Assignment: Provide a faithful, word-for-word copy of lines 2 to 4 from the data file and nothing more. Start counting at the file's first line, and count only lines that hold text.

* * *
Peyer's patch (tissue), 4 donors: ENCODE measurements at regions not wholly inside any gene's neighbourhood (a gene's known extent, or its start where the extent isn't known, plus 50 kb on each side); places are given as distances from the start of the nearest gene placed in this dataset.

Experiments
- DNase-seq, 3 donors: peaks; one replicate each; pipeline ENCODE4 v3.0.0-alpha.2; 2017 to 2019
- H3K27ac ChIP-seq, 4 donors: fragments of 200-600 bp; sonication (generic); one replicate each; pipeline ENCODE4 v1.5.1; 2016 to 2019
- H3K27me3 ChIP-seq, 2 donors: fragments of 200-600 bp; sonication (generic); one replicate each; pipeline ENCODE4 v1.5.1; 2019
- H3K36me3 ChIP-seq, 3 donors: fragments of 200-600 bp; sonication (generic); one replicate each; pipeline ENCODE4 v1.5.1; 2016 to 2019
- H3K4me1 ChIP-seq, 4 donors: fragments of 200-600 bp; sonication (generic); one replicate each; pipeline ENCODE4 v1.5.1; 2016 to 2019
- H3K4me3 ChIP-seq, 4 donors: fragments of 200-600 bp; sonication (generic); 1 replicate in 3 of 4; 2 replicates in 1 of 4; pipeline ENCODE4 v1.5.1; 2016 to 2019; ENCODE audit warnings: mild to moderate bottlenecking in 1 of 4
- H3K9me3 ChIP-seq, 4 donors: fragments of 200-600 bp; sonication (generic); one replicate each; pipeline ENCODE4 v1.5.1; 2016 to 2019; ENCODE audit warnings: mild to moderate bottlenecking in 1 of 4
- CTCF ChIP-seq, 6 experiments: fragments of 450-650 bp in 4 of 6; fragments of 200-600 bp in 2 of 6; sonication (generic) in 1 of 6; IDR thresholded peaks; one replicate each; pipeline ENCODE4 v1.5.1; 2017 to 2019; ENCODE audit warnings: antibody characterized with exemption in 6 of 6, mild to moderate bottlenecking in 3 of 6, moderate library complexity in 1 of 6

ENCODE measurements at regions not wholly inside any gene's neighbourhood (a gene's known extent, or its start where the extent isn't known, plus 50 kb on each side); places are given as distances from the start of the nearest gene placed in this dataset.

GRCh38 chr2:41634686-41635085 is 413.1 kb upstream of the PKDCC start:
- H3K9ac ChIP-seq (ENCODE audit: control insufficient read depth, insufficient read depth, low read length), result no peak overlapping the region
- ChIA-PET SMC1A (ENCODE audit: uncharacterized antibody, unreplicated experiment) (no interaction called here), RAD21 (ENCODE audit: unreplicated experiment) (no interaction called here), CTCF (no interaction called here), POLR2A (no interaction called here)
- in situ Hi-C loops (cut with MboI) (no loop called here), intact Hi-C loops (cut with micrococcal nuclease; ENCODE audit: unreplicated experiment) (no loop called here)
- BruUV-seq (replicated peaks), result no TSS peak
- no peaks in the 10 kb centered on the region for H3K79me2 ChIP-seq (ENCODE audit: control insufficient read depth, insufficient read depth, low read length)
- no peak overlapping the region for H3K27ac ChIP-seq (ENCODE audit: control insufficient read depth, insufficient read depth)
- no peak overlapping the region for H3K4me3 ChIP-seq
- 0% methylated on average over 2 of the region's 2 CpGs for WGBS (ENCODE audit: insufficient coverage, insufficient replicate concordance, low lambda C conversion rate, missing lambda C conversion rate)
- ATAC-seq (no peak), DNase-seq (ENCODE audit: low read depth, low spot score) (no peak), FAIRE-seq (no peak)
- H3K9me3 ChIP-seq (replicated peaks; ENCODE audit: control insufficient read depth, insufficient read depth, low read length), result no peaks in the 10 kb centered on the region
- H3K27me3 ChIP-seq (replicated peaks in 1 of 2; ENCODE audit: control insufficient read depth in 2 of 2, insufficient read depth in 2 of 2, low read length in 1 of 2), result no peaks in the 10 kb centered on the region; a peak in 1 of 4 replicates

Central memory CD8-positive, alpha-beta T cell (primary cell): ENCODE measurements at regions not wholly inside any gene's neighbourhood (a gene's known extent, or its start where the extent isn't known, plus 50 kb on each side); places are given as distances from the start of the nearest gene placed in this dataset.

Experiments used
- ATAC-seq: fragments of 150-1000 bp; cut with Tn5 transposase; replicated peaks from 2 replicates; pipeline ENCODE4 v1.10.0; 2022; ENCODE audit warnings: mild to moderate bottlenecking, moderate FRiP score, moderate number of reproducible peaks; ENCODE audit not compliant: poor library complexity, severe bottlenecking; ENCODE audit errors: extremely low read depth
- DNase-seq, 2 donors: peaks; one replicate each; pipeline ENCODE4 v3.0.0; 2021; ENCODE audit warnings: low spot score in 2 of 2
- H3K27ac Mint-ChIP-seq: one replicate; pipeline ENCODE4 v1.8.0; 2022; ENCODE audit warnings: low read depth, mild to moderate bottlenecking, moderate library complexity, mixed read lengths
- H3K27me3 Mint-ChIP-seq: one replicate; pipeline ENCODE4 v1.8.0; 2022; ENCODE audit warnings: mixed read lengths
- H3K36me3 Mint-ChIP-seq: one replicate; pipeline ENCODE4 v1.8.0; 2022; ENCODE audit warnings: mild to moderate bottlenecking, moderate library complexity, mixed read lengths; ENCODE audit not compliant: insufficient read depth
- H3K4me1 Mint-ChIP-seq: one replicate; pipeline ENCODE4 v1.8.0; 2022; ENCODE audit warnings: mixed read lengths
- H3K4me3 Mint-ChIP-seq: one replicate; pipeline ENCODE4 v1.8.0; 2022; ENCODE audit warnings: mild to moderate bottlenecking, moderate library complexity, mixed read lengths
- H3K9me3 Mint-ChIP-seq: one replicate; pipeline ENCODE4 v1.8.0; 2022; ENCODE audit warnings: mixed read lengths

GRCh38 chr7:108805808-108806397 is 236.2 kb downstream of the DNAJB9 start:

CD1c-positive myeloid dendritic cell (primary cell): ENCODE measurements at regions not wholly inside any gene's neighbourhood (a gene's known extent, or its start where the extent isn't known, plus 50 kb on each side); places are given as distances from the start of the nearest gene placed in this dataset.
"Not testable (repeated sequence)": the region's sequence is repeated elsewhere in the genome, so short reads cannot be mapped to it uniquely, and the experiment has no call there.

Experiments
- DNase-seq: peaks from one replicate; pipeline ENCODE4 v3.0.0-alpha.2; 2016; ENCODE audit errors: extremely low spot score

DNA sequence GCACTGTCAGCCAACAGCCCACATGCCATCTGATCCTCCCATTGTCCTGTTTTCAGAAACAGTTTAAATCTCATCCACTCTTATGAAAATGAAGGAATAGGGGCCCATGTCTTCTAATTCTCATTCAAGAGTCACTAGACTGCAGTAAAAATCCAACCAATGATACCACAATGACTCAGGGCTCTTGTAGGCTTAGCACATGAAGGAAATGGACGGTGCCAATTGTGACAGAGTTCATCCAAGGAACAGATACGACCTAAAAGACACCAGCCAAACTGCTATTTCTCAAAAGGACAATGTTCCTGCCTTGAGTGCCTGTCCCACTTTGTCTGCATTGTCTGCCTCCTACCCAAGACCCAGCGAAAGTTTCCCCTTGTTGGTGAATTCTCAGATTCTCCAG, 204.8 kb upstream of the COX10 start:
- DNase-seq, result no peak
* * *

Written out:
Experiments
- DNase-seq, 3 donors: peaks; one replicate each; pipeline ENCODE4 v3.0.0-alpha.2; 2017 to 2019
- H3K27ac ChIP-seq, 4 donors: fragments of 200-600 bp; sonication (generic); one replicate each; pipeline ENCODE4 v1.5.1; 2016 to 2019